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I have gotten into a design problem and I thought I would ask you for advice.

I am currently indexing information from different services by polling their apis. And out of that data I am constructing a tailored model for use in my own service.

The problem I have gotten into is how my IDs should look like. The services provide an ID for each element in their collections(which is good), but on my end I dont think I want to use the external id as the identifier on my documents. What if two services has duplicate ids? How should I handle this? I am thinking of just adding a single character to the ids(this is a problem because I want the ids to be numeric), taken from the name of the polled service? Or should I just create unique ids of my own?

I am using ElasticSearch as datastore.

Thanks,

James Ford

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1 Answer 1

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I can think of three ways to handle this:

  1. Introduce a new key representing the source of the data to avoid collisions. So you have in a document in Elastic Search an API ID (1, 2, 3, etc.) and then the entity ID they've provided. All queries would use both the API ID and the entity ID.

  2. Add a large number to the IDs to space them out in a new global space. Just add something like 1 trillion to every ID and then they all get their own space for IDs. Obviously the trick here is to predict how much the data can grow. (You don't want collisions in the future.)

  3. Create your own auto-increment on new entities that get mapped to your tailored model.

Whichever one you pick I would recommend keeping the original ID in case you ever need to map it back to the source API.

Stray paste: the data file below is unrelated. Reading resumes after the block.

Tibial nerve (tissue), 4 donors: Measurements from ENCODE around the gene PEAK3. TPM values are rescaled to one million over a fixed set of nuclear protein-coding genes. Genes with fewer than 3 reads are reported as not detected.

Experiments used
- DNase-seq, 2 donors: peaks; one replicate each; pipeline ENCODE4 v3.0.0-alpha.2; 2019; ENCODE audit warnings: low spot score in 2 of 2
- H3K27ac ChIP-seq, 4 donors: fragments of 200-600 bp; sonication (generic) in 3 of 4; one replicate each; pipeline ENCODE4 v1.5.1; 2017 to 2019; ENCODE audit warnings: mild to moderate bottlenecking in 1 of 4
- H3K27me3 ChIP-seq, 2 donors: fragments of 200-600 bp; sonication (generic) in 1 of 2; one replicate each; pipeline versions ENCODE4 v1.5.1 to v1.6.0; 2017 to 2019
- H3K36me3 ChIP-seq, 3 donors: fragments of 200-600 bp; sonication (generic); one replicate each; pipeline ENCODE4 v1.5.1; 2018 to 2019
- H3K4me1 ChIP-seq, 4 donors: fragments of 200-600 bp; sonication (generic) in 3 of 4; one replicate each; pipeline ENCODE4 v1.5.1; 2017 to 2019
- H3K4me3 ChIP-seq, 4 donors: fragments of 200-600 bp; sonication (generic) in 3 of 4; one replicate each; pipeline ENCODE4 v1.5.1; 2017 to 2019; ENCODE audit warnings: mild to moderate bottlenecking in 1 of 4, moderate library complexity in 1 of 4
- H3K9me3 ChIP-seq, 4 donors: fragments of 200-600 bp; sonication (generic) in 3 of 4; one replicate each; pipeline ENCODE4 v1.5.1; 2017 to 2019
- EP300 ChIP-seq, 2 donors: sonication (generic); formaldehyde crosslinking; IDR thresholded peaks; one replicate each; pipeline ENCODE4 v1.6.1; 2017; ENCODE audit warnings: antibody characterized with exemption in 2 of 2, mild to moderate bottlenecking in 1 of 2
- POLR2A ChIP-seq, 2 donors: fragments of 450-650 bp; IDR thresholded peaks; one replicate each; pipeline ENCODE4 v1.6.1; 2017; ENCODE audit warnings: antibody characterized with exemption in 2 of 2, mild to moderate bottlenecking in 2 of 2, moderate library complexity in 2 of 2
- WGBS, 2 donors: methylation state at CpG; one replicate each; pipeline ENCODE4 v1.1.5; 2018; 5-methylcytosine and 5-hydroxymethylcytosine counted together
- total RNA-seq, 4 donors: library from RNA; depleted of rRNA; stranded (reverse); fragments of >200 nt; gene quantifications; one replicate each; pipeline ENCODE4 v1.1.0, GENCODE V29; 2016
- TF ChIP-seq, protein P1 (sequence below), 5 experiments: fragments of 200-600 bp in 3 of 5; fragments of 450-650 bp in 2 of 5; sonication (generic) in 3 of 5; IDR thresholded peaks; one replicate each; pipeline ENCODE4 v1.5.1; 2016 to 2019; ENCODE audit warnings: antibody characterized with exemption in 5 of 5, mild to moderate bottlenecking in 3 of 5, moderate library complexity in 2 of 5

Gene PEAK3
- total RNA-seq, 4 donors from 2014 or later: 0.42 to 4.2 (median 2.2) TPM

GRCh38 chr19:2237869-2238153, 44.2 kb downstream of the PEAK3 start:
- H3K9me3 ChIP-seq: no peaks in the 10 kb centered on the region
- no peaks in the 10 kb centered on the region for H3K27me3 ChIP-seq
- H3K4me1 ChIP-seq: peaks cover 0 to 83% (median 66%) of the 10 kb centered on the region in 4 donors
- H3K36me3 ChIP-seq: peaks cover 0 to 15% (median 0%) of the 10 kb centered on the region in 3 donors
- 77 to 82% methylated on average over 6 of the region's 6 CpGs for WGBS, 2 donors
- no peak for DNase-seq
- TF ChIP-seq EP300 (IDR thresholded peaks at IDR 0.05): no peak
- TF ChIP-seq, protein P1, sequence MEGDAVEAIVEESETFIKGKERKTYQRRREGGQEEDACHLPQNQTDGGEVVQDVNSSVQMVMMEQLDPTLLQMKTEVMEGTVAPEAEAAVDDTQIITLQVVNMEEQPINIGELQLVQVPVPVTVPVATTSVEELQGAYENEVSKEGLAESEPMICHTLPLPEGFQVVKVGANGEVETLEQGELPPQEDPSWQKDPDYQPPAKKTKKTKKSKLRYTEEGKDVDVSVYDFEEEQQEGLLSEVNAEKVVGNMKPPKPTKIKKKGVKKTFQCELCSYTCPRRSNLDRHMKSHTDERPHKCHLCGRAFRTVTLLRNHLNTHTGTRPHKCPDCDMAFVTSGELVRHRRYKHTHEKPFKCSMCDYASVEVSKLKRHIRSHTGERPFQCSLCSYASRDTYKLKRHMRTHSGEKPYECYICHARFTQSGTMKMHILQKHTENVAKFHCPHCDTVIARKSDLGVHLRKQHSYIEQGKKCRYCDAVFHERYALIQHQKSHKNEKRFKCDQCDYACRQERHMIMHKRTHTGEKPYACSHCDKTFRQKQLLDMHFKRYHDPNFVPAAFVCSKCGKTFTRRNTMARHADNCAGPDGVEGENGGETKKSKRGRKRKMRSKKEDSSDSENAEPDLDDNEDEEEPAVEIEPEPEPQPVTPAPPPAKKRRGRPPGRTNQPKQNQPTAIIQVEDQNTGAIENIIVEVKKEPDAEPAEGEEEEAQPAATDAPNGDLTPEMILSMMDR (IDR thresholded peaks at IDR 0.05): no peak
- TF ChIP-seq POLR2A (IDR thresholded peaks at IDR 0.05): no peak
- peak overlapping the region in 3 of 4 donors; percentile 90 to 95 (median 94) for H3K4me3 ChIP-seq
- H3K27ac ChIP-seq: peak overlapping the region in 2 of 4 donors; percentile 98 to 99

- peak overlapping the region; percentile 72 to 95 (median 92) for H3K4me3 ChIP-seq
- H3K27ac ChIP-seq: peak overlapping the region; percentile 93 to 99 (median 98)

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Instead of adding a number to each ID, I would suggest to multiply with a multiple of 10 or 2. When you use a multiple of 10, the original ID can be seen at first glance. When you use a multiple of 2, object-ID and service-ID can be easier separated programmatically by bit-shifting and bitwise-AND. –  Philipp Jan 21 '13 at 7:45
    
Thanks for your answers, but I don't see how suggestion number 2 would avoid collisions? Do you mean a different large number for each API? Suggestion number 1 would work but then I would need some complex API ID? And I would not want to implement suggestion number 3 because of the fact that I cant use serials. And before I would index a document I would have to search for it, in order to know if I should increment or not and if it is a document that is already indexed? –  James Ford Jan 21 '13 at 12:41
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Yeah consider what Philipp said as a follow up. Image every API has auto incremented ids starting with 1. If you have API 1, 2, 3, just multiply the first API by 1 million, the second API ID by 2 million, the third by 3 million etc. This way the ids are spaced out by 1 million in between. Maybe that makes more sense? –  ryan1234 Jan 21 '13 at 17:14
    
Yeah that makes more sense and it will work. I will need a space of a billion I guess. Thanks! –  James Ford Jan 21 '13 at 20:24

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